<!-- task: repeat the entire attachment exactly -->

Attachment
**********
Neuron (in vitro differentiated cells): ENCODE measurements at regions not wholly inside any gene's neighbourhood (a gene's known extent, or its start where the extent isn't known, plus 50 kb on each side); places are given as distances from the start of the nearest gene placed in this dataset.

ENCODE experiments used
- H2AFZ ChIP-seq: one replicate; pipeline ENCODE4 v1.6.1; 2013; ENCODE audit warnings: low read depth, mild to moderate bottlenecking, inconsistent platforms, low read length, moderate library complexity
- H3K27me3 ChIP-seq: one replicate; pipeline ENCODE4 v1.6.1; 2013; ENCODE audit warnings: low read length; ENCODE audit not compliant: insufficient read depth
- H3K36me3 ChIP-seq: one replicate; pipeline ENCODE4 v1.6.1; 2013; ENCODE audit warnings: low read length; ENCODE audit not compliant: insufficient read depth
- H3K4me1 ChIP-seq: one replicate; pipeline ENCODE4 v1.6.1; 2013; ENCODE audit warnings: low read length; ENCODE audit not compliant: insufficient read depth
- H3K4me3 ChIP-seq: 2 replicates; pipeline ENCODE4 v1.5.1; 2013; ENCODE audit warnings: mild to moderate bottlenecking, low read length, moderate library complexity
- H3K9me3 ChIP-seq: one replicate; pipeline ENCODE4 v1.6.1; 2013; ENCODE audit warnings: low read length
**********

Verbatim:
Neuron (in vitro differentiated cells): ENCODE measurements at regions not wholly inside any gene's neighbourhood (a gene's known extent, or its start where the extent isn't known, plus 50 kb on each side); places are given as distances from the start of the nearest gene placed in this dataset.

ENCODE experiments used
- H2AFZ ChIP-seq: one replicate; pipeline ENCODE4 v1.6.1; 2013; ENCODE audit warnings: low read depth, mild to moderate bottlenecking, inconsistent platforms, low read length, moderate library complexity
- H3K27me3 ChIP-seq: one replicate; pipeline ENCODE4 v1.6.1; 2013; ENCODE audit warnings: low read length; ENCODE audit not compliant: insufficient read depth
- H3K36me3 ChIP-seq: one replicate; pipeline ENCODE4 v1.6.1; 2013; ENCODE audit warnings: low read length; ENCODE audit not compliant: insufficient read depth
- H3K4me1 ChIP-seq: one replicate; pipeline ENCODE4 v1.6.1; 2013; ENCODE audit warnings: low read length; ENCODE audit not compliant: insufficient read depth
- H3K4me3 ChIP-seq: 2 replicates; pipeline ENCODE4 v1.5.1; 2013; ENCODE audit warnings: mild to moderate bottlenecking, low read length, moderate library complexity
- H3K9me3 ChIP-seq: one replicate; pipeline ENCODE4 v1.6.1; 2013; ENCODE audit warnings: low read length